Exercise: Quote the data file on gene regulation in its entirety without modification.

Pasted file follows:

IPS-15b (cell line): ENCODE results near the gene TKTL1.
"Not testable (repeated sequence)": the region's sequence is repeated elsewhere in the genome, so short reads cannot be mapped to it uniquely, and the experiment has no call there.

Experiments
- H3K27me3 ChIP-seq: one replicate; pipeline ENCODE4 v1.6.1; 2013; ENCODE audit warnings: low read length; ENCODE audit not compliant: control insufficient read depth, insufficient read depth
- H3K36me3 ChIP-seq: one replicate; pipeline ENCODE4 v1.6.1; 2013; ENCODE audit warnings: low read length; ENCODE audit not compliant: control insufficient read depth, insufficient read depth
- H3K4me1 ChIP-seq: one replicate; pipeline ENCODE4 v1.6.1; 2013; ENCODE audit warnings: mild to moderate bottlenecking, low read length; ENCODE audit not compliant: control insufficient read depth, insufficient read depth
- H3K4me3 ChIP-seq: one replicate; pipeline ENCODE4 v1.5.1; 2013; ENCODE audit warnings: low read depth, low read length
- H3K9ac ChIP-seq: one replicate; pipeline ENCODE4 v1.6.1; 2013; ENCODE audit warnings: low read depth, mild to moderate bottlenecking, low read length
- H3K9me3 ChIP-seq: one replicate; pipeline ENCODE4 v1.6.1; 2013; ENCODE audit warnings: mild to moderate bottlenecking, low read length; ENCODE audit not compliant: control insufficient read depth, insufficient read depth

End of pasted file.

IPS-15b (cell line): ENCODE results near the gene TKTL1.
"Not testable (repeated sequence)": the region's sequence is repeated elsewhere in the genome, so short reads cannot be mapped to it uniquely, and the experiment has no call there.

Experiments
- H3K27me3 ChIP-seq: one replicate; pipeline ENCODE4 v1.6.1; 2013; ENCODE audit warnings: low read length; ENCODE audit not compliant: control insufficient read depth, insufficient read depth
- H3K36me3 ChIP-seq: one replicate; pipeline ENCODE4 v1.6.1; 2013; ENCODE audit warnings: low read length; ENCODE audit not compliant: control insufficient read depth, insufficient read depth
- H3K4me1 ChIP-seq: one replicate; pipeline ENCODE4 v1.6.1; 2013; ENCODE audit warnings: mild to moderate bottlenecking, low read length; ENCODE audit not compliant: control insufficient read depth, insufficient read depth
- H3K4me3 ChIP-seq: one replicate; pipeline ENCODE4 v1.5.1; 2013; ENCODE audit warnings: low read depth, low read length
- H3K9ac ChIP-seq: one replicate; pipeline ENCODE4 v1.6.1; 2013; ENCODE audit warnings: low read depth, mild to moderate bottlenecking, low read length
- H3K9me3 ChIP-seq: one replicate; pipeline ENCODE4 v1.6.1; 2013; ENCODE audit warnings: mild to moderate bottlenecking, low read length; ENCODE audit not compliant: control insufficient read depth, insufficient read depth